DONALD BETHUNE AGAINST NEW ZEALAND HERALD

Case Number: 2117

Council Meeting: JUNE 2010

Verdict: Not Upheld with Dissent

Publication: New Zealand Herald

Ruling Categories: Comment and Fact
Columnists
Accuracy
Defamation/Damaging To Reputation

The New Zealand Press Council has not upheld a complaint by Donald Bethune against the New Zealand Herald which published a column critical of his son, Peter, who was arrested after boarding a Japanese whaler in the southern ocean. Two Council members dissented from this decision.

The Column
The weekly column by John Roughan was published on April 10, 2010, under the heading, Little sympathy for middle-age angst, and a sub-heading Ageing activist Peter Bethune should cut the antics and enjoy a much improved world.
In the column, Roughan noted the recent history of Peter Bethune, which included a world circumnavigation attempt aboard his motor trimaran that ended with an incident with a skiff off Guatemala during which a fisherman died.
Subsequently, on January 6, 2010, the trimaran, renamed Ady Gil, was rammed by a Japanese whaler in the Southern Ocean.
The columnist said he had not watched the ramming incident on video closely. Six weeks later, Peter Bethune jet-skied to the same whaler, boarding it with the intention of making a citizen’s arrest of the captain for sinking his boat.
“Predictably,” Roughan wrote, the captain arrested Bethune and turned him over to Japanese police when the vessel returned to Tokyo where he was charged with assault, illegal possession of a knife, destruction of property and obstruction of business.
In his comments on the chain of events, Roughan said he found it “difficult to care” that Bethune had been locked in a Japanese jail.
“If someone wants to hurtle around a working ship with the expressed intention of getting in the way of its operations I don’t have much difficulty deciding where fault lies. If he had been deliberately rammed, it had obviously been done in a way that ensured there need be no loss of life.”
Roughan surmised that “Bethune is probably content to stay where he is for a while, drawing continuing attention for his cause.”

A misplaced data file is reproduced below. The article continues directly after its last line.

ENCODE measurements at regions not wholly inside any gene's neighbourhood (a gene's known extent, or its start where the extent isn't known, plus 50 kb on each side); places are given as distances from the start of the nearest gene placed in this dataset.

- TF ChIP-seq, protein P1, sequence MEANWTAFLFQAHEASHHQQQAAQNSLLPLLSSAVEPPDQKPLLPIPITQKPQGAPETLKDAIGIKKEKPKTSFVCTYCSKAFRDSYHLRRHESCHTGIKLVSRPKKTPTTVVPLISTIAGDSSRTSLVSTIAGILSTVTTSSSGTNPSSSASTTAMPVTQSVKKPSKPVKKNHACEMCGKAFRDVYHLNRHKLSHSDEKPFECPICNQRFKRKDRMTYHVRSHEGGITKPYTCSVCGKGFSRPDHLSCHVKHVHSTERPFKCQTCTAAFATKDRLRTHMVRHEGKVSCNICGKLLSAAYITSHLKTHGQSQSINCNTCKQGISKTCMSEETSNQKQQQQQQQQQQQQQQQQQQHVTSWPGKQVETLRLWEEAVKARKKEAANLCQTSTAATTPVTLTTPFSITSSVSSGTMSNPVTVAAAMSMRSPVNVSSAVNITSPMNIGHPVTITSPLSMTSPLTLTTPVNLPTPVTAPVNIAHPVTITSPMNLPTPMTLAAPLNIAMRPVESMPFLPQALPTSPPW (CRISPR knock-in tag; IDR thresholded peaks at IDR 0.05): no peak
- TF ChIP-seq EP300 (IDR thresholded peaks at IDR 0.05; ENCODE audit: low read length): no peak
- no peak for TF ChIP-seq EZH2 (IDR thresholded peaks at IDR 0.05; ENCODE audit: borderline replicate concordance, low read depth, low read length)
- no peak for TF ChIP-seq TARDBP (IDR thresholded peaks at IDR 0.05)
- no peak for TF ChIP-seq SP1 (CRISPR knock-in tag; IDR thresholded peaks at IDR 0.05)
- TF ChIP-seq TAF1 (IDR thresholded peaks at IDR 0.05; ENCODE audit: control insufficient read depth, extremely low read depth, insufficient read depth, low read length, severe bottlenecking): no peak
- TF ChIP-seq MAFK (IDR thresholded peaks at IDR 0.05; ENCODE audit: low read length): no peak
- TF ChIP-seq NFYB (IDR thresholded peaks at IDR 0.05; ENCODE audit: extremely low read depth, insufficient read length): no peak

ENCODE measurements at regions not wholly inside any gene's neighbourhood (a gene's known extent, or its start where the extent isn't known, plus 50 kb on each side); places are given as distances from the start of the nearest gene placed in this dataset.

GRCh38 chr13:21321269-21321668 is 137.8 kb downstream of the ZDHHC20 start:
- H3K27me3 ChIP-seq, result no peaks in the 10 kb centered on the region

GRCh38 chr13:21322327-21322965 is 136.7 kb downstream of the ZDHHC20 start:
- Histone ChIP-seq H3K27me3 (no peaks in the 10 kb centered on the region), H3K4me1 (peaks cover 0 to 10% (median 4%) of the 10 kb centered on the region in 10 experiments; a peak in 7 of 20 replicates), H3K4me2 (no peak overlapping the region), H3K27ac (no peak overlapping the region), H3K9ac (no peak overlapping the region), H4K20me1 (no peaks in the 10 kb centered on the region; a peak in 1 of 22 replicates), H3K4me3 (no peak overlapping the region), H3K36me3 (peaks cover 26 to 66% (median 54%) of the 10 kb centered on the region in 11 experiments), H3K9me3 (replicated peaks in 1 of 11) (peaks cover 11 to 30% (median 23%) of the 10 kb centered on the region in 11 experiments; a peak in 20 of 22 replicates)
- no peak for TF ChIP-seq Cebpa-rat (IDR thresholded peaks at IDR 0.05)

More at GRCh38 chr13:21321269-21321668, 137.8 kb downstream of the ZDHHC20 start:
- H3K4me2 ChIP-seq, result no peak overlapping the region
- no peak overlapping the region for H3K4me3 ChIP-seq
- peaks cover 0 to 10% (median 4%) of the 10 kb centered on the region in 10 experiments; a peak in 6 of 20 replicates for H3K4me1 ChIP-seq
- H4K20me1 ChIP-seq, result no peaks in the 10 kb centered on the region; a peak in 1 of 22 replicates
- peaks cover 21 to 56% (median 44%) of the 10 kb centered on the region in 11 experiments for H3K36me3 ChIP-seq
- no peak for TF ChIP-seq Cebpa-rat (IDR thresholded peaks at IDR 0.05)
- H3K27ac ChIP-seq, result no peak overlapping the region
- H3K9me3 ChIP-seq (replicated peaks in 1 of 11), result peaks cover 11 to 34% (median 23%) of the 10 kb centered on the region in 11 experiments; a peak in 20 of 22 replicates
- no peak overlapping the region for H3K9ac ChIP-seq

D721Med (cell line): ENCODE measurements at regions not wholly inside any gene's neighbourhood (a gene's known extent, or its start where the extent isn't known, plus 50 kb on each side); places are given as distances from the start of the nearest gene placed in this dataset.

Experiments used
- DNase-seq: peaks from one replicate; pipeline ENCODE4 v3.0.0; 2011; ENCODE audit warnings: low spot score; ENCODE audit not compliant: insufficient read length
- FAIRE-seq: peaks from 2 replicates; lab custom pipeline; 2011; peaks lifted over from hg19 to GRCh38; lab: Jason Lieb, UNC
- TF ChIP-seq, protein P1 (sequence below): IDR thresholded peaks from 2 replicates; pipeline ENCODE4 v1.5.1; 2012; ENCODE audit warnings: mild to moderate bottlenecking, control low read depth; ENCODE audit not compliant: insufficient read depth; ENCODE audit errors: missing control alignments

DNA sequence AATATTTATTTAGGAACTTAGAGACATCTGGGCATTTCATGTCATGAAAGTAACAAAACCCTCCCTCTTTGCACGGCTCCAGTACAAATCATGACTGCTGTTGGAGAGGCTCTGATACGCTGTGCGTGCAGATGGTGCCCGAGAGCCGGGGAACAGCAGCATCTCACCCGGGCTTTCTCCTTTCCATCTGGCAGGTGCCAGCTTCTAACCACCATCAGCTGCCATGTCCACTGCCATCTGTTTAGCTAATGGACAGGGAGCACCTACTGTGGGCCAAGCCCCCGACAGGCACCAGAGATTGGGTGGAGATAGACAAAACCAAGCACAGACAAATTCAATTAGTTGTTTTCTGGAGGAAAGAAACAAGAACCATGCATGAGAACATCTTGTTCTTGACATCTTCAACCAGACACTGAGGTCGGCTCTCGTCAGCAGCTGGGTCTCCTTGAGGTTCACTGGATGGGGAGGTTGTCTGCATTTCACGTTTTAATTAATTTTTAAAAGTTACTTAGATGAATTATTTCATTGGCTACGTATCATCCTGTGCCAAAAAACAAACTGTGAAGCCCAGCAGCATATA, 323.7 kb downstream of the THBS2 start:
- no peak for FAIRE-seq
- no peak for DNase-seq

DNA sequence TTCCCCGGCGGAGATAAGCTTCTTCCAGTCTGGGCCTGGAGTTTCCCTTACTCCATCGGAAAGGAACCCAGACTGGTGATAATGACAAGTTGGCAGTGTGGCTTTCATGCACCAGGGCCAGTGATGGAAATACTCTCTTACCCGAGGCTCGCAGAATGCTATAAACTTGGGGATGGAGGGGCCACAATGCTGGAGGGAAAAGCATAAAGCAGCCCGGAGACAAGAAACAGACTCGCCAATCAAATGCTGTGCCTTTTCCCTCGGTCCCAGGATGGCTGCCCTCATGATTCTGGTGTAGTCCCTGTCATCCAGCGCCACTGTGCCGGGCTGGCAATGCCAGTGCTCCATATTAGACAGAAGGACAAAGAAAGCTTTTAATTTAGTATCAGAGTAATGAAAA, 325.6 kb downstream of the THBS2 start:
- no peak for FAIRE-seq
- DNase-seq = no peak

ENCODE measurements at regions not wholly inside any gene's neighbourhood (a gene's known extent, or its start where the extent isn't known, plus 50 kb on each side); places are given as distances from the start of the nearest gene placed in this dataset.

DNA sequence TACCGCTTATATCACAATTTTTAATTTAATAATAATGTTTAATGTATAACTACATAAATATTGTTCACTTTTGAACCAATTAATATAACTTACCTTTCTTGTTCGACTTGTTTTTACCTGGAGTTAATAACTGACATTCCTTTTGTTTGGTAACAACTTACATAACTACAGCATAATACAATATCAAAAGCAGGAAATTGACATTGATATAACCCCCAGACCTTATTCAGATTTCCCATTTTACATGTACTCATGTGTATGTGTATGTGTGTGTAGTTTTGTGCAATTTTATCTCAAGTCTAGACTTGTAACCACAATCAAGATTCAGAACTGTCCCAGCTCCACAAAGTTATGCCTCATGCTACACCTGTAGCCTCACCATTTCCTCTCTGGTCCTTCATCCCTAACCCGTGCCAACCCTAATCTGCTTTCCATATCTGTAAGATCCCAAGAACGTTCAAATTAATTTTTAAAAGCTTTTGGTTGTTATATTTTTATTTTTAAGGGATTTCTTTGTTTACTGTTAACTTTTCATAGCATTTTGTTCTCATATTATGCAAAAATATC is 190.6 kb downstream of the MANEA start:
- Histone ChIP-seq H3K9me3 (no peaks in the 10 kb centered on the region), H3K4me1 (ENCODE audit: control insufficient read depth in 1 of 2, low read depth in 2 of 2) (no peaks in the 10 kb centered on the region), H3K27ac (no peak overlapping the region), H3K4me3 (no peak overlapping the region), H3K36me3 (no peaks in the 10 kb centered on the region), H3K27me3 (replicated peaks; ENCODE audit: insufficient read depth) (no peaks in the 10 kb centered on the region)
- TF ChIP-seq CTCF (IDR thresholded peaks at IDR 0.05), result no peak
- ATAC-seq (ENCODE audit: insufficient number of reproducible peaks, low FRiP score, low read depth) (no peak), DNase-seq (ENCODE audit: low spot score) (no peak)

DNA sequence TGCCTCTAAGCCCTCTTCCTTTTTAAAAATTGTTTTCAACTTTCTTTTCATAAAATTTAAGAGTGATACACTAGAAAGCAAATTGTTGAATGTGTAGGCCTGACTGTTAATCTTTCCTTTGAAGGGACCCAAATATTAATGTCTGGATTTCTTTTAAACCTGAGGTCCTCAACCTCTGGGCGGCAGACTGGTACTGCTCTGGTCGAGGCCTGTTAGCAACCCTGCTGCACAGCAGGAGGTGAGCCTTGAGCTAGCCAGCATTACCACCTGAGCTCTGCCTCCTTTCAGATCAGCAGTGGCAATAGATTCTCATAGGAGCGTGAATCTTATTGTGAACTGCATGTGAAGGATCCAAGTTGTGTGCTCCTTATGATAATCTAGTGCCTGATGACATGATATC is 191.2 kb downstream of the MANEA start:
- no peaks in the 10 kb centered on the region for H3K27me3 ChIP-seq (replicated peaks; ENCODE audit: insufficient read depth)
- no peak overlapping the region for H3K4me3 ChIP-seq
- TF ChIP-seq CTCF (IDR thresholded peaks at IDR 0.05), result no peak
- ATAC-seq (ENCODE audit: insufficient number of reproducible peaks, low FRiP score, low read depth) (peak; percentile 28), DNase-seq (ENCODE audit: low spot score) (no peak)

Later in the column, he wrote: “Immature acts of protest were once confined to the young. Bethune is 44. Like the saboteurs of the Waihopai spy base, he is simply too old for sympathy.
“The protest movement is coming into its dotage and a few of its members have gained nothing from the passage of time. Possibly, they are feeling the march of mortality and can see too little improvement in the world. If so, they’re in a different world from mine.”
Roughan said most species of whales have been saved from threat of extinction by International Whaling Commission convenants “disgracefully defied by Japan, Norway and very few others. To risk life or resort to vandalism in protest that progress is less than perfect, is neither admirable nor defensible. Bethune deserves to experience the gentle, ego-challenging influences of Japan for a good while yet.”

The Complaint
In his complaint Don Bethune said there were many inaccuracies in the column, some on matters of fact but most on “denigrating innuendos.”
It was wrong for the headline to say Peter Bethune deserved no sympathy because he was driven by old age and angst, which was a “neurotic anxiety.” Most responsible people could empathise with a commitment to a moral cause that justified risks to your own well-being.
He believed the headline encouraged readers to believe Peter did not deserve sympathy or respect and that he was past his best, which was the opposite of the truth.
Mr Bethune was critical of Roughan saying he had not watched the ramming incident closely on television. It was the columnist’s obligation to keep himself informed.